Hospitals Improvise As Unused Covid Vaccine Doses Near Expiry

NEW DELHI : Like street vendors calling attention to their wares, two women health workers from Assam were recently seen in a viral video carrying a blue box strapped to a bamboo pole and shouting: “First dose. Second dose. Corona vaccine. Anybody left out?”

The act may have amused many, but seen in the context of India’s imposing inoculation target and the anxiety of the health establishment over unused vaccines going past their expiry date, there is suspicion this goes beyond comic relief. Most officials TOI spoke to, however, scotched fears of vaccine wastage, or those about to expire being offered as booster shots secretly, or expired doses being dumped.

Hospital administrators, particularly those in the private sector, have adopted ingenious methods to clear their vaccine stockpile — including cutting the price of shots, using corporate social responsibility (CSR) funds to vaccinate people for free, and exchanging doses with other hospitals to use up the idle stock.

The Serum Institute of India (SII), makers of Covishield, has been encouraging private hospitals to buy from those having doses in excess, instead of placing a fresh order. “We paid SII and it diverted the money to another hospital that gave us the required cache,” said Dr HK Sale, executive director of Noble Hospital in Pune.

Such measures are seen more in the case of Covishield as its shelf life is just six months, as opposed to Covaxin’s one year. Health experts hope India will soon come up with a policy to vaccinate children below 18 years, which will push up demand and help clear out near-expiry doses. As of November 12, India had vaccinated 36.2 crore people, or 26.2% of its population, with its supply chain reaching places off the map.

Private hospitals in Pune district have around 2.5 lakh doses, a large chunk of which will expire either in January or February. “We are struggling to clear 6,000 doses of Covishield for more than two months. We marked down the price of each dose by Rs 100, but there’s not much hope as their use-by date is February 28,” said Dr Jitendra Oswal, deputy director of Bharati Hospital in Pune.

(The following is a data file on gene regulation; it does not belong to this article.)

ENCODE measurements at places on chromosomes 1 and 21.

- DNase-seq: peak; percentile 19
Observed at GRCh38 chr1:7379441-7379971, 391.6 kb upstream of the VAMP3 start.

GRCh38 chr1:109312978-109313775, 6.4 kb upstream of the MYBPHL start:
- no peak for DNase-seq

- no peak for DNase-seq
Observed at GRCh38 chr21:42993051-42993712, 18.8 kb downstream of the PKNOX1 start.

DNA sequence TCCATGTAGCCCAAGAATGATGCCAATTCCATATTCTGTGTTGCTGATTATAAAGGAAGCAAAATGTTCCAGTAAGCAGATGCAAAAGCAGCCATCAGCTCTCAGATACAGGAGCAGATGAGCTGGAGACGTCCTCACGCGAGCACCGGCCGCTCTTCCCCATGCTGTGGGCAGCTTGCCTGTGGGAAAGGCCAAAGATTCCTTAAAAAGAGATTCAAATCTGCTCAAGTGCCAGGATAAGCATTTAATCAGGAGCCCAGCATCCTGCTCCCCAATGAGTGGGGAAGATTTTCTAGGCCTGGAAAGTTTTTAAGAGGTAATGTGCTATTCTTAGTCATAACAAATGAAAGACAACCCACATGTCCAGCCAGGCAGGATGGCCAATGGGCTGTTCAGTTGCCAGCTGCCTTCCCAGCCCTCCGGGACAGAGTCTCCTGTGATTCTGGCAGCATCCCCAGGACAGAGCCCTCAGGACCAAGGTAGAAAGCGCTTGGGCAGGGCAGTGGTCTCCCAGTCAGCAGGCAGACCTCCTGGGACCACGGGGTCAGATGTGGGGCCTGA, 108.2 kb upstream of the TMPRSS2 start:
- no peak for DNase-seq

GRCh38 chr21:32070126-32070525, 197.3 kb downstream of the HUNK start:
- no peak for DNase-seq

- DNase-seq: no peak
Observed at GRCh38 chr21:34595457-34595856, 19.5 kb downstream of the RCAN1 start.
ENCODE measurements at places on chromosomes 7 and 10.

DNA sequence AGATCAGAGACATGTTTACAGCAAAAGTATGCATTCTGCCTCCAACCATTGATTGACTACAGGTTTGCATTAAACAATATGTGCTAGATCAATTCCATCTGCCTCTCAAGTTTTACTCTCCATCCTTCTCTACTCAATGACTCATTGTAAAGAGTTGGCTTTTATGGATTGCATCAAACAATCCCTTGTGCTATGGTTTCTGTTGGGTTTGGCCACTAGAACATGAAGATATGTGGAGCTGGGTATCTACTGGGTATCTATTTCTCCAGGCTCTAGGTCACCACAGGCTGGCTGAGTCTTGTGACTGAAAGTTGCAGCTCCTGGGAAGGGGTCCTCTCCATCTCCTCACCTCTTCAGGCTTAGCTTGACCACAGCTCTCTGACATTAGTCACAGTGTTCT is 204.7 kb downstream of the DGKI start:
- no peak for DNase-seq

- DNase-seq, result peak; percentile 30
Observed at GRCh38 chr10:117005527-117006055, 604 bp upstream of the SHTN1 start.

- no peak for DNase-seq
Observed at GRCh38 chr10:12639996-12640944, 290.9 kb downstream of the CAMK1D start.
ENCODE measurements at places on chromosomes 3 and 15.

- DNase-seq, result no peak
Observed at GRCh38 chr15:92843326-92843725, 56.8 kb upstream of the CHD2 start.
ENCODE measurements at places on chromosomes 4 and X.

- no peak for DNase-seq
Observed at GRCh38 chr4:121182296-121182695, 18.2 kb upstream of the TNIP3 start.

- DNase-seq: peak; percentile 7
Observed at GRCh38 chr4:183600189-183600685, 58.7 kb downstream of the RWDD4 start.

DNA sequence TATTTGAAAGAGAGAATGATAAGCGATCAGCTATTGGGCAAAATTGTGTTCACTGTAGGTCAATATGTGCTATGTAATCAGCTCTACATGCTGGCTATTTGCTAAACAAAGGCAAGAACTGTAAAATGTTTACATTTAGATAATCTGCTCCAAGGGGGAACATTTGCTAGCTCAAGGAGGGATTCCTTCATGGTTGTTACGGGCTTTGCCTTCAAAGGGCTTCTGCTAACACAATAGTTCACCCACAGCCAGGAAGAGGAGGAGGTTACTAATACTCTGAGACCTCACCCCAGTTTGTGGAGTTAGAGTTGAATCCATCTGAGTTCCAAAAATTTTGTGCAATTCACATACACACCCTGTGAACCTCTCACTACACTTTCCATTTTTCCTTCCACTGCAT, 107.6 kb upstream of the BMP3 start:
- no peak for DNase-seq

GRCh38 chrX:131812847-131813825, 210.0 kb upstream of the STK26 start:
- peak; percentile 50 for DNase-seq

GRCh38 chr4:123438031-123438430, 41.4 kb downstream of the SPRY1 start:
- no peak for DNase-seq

Private units charge around Rs 800 for a jab. According to Dr Prince Surana from the Surana Group of Hospitals that has tied up with business houses to inoculate slum-dwellers, hospitals approached him to offload their stock, particularly Covishield. “I was offered a discount of up to 30%,” he said.

Private players stocked up on Covid vaccines after availability improved in June, anticipating the summer’s high demand to stay. The peak of the pandemic’s second wave had coincided with a reported shortage of vaccines. “They (private hospitals) failed to factor in the public sector that picked up at least three times more doses than private units and gave shots without charge,” a hospital administrator in Mumbai said, explaining the correlation between falling demand in private hospitals and about-to-expire vials remaining on the shelf.

The concern over “dead stock” has been more acute in big urban centres. Dr Bharat Gadhvi, president of Ahmedabad Hospitals and Nursing Homes Association, said: “The bigger issue is wastage as we lose about 5-6% of our stock to unused vaccines.”

Most states, however, have reported little wastage in the public sector. Some like Maharashtra are unaware of the volume due for expiry in the private sector that held more than 45 lakh doses till a week ago.

Hospitals have been limiting procurement to small batches, and vials nearing the expiration date were used first. In Tamil Nadu, camps for free shots with CSR funds covering the expenses helped several private hospitals exhaust their stock, said health minister Ma Subramanian. UP has restricted the private sector’s role to prevent wastage. In Madhya Pradesh, immunisation in-charge Dr Santosh Shukla said the state’s current stock of over one crore doses is within its targeted requirement. “As for waste, MP’s consumption is +3% (extracting the 11th dose from a vial of 10).”

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